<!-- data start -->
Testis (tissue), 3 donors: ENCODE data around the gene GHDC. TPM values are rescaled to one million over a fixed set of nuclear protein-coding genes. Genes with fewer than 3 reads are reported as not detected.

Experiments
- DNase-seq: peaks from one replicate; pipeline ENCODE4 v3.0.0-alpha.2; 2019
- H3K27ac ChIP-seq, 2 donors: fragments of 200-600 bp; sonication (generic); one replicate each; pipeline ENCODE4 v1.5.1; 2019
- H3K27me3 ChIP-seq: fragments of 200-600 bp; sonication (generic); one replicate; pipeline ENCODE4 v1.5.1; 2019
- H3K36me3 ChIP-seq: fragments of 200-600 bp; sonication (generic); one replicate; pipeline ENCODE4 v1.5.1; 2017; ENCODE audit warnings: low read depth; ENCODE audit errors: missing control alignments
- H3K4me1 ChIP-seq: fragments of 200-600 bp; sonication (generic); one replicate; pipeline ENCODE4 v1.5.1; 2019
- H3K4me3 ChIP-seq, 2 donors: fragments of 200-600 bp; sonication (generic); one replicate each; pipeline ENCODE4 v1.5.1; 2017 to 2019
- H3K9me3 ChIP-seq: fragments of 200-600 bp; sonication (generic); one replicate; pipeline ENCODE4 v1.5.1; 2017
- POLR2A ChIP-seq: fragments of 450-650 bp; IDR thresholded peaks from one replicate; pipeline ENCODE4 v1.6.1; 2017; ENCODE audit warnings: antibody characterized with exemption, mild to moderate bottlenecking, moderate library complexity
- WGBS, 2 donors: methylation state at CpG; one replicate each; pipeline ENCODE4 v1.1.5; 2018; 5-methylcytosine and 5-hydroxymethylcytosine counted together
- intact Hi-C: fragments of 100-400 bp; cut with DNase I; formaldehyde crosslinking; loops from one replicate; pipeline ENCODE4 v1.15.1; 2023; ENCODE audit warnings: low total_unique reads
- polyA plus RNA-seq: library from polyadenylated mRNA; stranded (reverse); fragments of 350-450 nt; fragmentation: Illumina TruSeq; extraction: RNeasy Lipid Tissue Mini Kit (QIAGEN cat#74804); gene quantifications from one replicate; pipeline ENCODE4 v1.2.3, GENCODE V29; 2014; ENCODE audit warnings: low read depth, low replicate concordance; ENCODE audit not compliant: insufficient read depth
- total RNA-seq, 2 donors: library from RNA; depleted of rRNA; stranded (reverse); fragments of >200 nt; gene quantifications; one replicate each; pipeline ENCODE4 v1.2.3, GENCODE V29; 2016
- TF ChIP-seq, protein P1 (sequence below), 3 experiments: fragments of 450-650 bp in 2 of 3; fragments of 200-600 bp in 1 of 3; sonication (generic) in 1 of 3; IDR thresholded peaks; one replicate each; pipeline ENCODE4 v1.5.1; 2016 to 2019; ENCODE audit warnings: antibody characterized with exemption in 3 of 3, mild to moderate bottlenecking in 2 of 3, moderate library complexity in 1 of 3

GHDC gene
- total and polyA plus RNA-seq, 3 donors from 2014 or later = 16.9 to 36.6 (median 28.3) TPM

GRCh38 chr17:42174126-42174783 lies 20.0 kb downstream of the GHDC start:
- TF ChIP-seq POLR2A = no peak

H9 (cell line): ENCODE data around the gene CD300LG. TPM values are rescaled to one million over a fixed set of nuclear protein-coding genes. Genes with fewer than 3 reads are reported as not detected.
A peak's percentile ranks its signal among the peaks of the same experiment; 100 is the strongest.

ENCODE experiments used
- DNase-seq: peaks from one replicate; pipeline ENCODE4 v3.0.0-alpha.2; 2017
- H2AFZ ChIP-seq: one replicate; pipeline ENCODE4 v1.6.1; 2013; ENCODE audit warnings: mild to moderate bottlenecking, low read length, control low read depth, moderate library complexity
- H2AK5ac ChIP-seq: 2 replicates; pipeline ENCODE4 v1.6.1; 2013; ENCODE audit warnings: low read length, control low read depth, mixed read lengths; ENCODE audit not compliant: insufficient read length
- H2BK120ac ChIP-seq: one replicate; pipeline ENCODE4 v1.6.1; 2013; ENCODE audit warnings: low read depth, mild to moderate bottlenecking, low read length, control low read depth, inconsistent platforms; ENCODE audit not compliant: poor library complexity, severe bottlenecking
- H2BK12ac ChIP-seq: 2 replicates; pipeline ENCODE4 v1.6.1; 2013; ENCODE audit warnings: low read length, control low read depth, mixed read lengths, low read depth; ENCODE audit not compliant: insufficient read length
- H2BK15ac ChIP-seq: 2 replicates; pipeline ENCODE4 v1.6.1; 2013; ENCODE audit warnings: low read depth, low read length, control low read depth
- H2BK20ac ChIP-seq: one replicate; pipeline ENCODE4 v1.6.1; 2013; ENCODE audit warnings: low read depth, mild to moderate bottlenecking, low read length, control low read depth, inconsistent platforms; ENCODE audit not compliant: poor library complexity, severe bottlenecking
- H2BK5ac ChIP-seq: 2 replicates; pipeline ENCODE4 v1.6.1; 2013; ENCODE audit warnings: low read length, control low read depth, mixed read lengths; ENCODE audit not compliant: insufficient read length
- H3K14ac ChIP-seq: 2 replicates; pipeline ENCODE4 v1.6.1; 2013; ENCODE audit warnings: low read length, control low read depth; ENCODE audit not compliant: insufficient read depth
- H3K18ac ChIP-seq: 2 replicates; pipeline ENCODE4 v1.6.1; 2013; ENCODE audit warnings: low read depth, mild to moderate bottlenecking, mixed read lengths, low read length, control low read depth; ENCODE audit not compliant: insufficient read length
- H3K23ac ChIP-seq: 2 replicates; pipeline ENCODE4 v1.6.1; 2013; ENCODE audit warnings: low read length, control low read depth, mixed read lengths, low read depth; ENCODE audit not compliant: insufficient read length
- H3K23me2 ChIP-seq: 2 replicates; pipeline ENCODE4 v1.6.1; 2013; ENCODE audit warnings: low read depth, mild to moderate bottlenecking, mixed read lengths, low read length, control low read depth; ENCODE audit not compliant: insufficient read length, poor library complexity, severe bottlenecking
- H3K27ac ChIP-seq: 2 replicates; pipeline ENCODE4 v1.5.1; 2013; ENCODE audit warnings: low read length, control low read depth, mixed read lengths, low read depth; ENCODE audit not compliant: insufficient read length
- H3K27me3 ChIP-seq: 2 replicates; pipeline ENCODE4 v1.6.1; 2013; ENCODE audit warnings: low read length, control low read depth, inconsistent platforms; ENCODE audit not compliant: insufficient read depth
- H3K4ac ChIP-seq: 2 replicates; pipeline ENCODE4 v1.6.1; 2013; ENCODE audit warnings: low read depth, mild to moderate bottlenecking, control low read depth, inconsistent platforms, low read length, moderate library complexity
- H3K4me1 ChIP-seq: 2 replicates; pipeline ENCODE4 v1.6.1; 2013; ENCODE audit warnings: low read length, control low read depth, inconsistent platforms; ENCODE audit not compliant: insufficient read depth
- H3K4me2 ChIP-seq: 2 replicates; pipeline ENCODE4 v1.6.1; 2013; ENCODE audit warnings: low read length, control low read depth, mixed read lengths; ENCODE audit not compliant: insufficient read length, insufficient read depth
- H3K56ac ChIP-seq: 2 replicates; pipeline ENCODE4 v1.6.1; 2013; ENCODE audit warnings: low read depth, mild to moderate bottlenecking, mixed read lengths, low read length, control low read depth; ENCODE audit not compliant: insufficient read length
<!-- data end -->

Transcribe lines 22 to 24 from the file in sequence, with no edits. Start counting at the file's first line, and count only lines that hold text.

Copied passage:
ENCODE experiments used
- DNase-seq: peaks from one replicate; pipeline ENCODE4 v3.0.0-alpha.2; 2017
- H2AFZ ChIP-seq: one replicate; pipeline ENCODE4 v1.6.1; 2013; ENCODE audit warnings: mild to moderate bottlenecking, low read length, control low read depth, moderate library complexity